I was flipping through the TV channels on my basic cable package tonight when I stumbled upon one of the many crime dramas that have been cloned and disseminated across the various networks. It was towards the beginning of the program, and a detective had just arrived on the scene. A woman was lying topless in the middle of the street, with a man’s tie draped over one breast and the other breast completely severed. That’s right – severed as in missing. All that was left was a grotesque, bloody gash in her chest. The camera showed this not once but twice, the second time lingering as the detective leaned over the body of the woman and discussed it in detail with the coroner.
I find it absurd beyond belief that the FCC allows this type of visual image to be presented so casually in a program yet has an absolute fit when Janet Jackson briefly flashes a nipple during the Super Bowl. The fact that an incredibly violent act against a woman is treated so casually as to be background dressing for a standard cop show yet a millisecond of nudity results in hefty fines, apologies and a major decency crisis is incredible.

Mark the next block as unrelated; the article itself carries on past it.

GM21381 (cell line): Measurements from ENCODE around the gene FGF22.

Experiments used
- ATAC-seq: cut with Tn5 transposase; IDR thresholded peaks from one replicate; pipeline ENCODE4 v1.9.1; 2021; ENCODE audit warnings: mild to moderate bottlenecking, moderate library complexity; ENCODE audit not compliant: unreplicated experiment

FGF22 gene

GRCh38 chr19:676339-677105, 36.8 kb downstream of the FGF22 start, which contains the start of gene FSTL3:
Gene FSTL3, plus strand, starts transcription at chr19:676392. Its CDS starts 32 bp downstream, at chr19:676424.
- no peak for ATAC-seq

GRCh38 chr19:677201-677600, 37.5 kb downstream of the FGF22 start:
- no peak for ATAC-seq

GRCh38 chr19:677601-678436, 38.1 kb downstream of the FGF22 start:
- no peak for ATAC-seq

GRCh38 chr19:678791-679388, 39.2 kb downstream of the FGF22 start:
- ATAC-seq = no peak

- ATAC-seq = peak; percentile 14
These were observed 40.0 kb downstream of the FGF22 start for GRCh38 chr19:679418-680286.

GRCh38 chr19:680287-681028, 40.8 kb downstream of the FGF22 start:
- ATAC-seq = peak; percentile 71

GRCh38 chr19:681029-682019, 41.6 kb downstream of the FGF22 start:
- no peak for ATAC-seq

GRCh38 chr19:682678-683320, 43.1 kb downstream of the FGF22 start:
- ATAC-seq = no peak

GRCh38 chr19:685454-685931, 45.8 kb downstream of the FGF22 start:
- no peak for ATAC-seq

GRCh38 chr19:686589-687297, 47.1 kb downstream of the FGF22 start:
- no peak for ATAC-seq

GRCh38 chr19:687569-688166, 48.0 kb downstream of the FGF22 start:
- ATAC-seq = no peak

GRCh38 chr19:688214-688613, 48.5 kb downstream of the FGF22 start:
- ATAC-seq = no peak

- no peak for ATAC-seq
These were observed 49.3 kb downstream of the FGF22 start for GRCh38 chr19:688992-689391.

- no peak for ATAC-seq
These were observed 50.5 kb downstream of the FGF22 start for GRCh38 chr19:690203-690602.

What kind of a message does this send to viewers? What kind of an attitude does this indicate with respect to the treatment of women? It is hard to imagine a world where advertisers line up to book time on a highly rated drama that features sexually mutilated corpses yet run for cover at the slightest suggestion of unintended nudity or sexuality. Yet this is the reality that is television, where even hardcore violence has filtered down to become yet another consumable to be processed by our couch-bound brains.
It may sound as though I am arguing against myself – railing both for and against censorship in order to tailor the content of what is broadcast to suit my personal tastes. That is not my intention. My aim is to ask you to ask yourself, what exactly do you, personally, find entertaining about absorbing such brutal and violent images? What do programs that feature these motifs bring to your life? And finally, what effect do you think being bombarded with ultra-violence has had on your perceptions of the world around you?